Sunday, June 23, 2024

Can people escape poverty by saving money? Here's what people are saying


Saving is not easy, but it is necessary to avoid or avoid financial crunch. There are many different opinions on how to achieve success. Is savings a viable option for lifting the middle class out of poverty? More recently, people have weighed in about whether saving is important or if other factors come into play.

Getting out of poverty is more complex and challenging than many people realize. One user, who we’ll call Stephanie, shared her experience getting out of poverty. At sixteen, she lived off school, part-time jobs, and government assistance while battling depression.

In his opinion, there is no possible way to escape poverty through savings. Although he tried to save five dollars a week, his heater broke down. Then the money he saved went to repairs.

Financial problems she hadn’t anticipated inevitably ate up what little money she had. She broke down how she earned $500 every two weeks, then $870 later on disability, and how fast that money disappeared.

On income like rent, gas, utilities, internet, car insurance, food, and so on. Whatever is left for savings vanishes when an unseen expense comes to the fore. This is also someone who rarely bought clothes and never socialized in a way that required money.

To Save Money, You Need a Surplus

Fortunately, Stephanie expressed her “luckiness” with a better paying job, and only then could she save. In his opinion, this is the only way out of poverty. It is not people’s overspending or laziness, but an impossible task because you have “less money than the cost of living”.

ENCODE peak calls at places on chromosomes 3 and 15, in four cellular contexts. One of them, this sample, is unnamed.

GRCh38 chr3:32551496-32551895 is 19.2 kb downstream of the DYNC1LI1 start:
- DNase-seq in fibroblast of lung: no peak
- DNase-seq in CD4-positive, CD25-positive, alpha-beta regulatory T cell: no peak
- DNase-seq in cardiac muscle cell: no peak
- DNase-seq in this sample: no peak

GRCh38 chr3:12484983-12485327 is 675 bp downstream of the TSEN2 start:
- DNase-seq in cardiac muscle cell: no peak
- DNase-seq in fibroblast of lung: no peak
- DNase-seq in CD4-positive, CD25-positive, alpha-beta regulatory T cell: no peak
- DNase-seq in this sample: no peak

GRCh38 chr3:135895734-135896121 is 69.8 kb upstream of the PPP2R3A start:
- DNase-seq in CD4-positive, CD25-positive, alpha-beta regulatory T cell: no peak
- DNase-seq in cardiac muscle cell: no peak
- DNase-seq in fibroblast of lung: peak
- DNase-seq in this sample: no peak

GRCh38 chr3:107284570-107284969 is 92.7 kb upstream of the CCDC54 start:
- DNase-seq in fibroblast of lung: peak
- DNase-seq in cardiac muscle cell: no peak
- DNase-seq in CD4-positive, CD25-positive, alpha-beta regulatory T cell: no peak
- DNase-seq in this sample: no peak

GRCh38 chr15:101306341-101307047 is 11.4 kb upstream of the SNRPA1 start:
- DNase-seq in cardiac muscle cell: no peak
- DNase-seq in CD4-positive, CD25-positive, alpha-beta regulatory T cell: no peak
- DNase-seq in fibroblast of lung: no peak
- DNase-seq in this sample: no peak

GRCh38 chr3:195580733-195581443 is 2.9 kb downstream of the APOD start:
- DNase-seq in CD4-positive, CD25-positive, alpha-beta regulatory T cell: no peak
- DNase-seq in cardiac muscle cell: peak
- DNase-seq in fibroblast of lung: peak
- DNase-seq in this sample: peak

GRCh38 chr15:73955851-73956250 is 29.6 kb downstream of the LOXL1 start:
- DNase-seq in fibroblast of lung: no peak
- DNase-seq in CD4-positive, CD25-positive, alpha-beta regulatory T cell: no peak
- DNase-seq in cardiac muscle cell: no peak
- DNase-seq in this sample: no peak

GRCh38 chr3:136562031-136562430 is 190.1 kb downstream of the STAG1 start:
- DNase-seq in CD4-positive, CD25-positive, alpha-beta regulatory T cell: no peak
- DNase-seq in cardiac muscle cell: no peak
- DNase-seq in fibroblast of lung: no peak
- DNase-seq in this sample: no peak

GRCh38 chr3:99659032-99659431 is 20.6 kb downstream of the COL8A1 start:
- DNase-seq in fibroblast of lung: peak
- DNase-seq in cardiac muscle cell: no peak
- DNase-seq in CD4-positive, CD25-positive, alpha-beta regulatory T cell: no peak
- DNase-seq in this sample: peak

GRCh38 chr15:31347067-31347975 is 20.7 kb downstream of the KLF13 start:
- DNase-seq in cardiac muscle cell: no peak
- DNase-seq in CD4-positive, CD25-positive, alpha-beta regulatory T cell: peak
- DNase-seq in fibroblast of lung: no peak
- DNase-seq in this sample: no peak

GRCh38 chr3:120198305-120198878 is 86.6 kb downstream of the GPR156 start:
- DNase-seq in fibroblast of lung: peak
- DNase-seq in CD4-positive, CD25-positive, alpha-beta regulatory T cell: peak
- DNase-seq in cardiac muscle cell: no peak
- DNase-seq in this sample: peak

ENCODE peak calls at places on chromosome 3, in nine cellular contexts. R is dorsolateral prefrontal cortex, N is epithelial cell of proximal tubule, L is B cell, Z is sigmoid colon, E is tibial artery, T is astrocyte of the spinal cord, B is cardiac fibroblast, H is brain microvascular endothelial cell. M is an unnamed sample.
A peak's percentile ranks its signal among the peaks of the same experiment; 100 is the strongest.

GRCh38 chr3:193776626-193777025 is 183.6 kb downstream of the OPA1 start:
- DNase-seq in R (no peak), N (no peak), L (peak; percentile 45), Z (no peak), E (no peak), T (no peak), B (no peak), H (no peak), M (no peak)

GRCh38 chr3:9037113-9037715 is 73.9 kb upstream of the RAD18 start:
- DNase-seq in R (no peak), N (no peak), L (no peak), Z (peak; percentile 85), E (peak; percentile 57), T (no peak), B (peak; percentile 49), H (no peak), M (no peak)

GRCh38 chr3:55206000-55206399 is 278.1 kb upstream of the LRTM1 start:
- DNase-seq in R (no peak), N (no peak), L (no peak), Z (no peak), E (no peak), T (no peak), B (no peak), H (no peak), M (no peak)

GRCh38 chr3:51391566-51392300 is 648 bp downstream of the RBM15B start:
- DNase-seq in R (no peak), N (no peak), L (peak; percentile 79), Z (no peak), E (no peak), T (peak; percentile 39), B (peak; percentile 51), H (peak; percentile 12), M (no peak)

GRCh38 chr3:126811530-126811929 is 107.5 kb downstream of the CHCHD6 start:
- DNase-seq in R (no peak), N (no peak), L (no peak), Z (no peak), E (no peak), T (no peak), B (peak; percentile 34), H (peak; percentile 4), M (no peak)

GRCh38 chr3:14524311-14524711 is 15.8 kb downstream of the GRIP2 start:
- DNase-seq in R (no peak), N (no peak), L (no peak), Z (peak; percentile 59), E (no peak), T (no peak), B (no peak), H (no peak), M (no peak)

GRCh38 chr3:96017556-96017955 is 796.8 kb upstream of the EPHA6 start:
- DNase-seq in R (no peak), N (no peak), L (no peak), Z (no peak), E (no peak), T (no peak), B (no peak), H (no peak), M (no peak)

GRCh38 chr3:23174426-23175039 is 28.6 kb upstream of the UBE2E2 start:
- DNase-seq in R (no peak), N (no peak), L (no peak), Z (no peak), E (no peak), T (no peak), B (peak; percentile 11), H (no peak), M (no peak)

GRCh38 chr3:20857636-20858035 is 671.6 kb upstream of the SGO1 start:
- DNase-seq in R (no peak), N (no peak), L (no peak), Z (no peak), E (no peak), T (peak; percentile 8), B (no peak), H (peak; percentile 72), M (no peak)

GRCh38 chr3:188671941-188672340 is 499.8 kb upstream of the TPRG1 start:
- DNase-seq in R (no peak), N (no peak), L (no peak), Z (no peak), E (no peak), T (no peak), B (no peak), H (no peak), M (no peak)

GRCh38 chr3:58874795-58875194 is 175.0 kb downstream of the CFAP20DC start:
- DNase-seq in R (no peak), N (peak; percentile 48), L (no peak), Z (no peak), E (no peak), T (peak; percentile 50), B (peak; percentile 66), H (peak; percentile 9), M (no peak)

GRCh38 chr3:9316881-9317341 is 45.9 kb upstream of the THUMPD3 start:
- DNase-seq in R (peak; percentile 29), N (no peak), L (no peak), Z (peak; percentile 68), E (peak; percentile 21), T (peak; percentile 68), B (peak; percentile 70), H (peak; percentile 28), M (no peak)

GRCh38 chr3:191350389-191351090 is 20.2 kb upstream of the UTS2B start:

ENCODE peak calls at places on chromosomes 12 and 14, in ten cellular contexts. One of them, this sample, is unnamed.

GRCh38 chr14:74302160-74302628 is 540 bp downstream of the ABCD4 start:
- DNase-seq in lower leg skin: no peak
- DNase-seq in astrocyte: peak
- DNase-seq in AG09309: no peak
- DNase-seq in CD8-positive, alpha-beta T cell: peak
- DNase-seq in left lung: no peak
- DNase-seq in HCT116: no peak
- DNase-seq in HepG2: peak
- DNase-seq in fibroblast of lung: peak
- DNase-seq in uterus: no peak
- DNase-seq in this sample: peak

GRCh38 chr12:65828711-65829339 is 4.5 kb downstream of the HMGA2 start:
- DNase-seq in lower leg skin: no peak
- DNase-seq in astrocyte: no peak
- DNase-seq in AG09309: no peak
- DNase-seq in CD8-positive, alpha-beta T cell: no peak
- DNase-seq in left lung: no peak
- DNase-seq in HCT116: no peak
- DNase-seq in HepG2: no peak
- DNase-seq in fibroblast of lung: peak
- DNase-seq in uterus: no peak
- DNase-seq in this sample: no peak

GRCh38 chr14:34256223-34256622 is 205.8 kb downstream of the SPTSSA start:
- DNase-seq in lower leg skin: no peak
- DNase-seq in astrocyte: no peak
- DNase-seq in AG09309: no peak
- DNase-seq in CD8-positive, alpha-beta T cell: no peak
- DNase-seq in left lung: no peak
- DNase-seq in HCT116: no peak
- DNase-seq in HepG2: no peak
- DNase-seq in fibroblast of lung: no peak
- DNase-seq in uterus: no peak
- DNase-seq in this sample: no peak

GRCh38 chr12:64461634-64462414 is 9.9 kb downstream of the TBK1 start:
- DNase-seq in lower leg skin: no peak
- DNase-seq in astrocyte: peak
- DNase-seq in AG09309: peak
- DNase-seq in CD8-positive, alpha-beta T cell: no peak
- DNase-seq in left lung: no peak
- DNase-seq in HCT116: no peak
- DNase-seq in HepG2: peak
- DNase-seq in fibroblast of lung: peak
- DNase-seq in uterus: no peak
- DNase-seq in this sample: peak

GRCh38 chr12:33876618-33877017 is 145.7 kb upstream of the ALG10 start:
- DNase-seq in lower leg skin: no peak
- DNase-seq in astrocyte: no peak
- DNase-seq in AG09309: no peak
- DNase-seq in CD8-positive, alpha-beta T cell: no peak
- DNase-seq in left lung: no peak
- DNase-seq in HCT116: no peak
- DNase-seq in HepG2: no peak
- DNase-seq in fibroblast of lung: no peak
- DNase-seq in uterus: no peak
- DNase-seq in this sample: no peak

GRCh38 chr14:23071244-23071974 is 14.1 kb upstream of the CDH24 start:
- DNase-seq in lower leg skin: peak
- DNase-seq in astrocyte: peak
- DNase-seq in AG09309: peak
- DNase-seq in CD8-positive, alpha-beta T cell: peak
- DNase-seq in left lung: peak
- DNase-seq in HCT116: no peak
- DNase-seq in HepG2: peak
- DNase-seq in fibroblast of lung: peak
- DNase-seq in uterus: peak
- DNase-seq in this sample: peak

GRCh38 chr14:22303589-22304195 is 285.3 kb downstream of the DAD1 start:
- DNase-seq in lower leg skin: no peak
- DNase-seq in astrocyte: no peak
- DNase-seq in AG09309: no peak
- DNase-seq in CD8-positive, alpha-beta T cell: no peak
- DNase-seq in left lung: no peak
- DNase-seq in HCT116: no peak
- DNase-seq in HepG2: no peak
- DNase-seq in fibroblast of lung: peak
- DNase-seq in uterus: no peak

With two kids, Stephanie focuses on cutting down on extra expenses rather than earning more. She also teaches her children to manage finances wisely. But he remembers that saving is pointless when you don’t have enough money to survive.

For some commentators the consensus is similar. It is only logical. If you do not have enough to cover basic living costs, you remain destitute. They agree that a high paying job is the “best route”. Frugality and budgeting only work when you can meet your needs and have money left over.

neglect of social issues

As one commenter points out, the debate around savings ties into the second claim. Blaming the minimum wage and the poor for being poor. Instead of addressing how there are still people below the poverty line in a society with a surplus of rich people, they blame poor people for any frivolous purchases.

They blame wasteful spending on “unnecessary things” such as “the daily latte and avocado toast.” As another user says, “It’s easy to blame the victim.” Then no work is needed from the society as a whole.

The effort is with the poor. This is the “bootstrap” argument which means that hard work equals success. So if you are unsuccessful, you are at fault. unfortunately, some people Even then believe this.

choose to be poor

It’s a strange claim that people living on government assistance avoid well-paying jobs so they don’t lose aid. One user claimed that Stephanie chose to do a substantial job for this specific purpose.

army to the rescue

In regards to jobs, some users chose the military as their ticket out of poverty. After all, as a military member, you receive necessities from medical coverage to housing to food, even covering the cost of a college education.

One such person also calls the army a “powerful social equaliser”. However, as others pointed out, it is sad that the only option is to join the military. Overall the general consensus is that you avoid poverty by saving. Income above living expenses is required.

This Thread Inspired this post.

This article was produced and syndicated by Invested Wallet.